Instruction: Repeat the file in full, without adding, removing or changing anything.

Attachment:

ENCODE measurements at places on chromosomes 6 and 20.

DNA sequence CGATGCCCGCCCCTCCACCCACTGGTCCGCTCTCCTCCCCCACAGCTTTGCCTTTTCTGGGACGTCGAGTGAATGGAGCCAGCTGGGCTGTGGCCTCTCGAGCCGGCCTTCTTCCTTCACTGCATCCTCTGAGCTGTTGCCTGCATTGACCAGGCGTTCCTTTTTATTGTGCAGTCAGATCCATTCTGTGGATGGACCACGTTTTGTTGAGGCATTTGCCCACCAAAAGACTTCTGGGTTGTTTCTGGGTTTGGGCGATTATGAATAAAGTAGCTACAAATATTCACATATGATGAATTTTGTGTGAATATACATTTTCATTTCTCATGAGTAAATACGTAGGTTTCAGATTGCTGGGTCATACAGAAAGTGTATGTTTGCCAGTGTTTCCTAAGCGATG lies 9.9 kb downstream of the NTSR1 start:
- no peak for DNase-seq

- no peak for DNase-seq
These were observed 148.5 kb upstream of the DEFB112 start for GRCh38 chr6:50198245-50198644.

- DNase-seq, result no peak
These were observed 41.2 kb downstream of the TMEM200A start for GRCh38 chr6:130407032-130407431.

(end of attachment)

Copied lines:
ENCODE measurements at places on chromosomes 6 and 20.

DNA sequence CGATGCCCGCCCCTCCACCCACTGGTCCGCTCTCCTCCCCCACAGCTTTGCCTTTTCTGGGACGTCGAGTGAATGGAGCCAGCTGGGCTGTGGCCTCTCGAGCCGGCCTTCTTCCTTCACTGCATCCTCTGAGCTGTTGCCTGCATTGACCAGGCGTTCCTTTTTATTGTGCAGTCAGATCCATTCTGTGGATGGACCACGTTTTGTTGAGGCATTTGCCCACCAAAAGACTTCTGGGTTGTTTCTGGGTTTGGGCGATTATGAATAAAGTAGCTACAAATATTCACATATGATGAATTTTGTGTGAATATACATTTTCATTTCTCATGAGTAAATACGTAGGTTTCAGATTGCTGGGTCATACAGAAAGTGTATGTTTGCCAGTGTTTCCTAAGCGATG lies 9.9 kb downstream of the NTSR1 start:
- no peak for DNase-seq

- no peak for DNase-seq
These were observed 148.5 kb upstream of the DEFB112 start for GRCh38 chr6:50198245-50198644.

- DNase-seq, result no peak
These were observed 41.2 kb downstream of the TMEM200A start for GRCh38 chr6:130407032-130407431.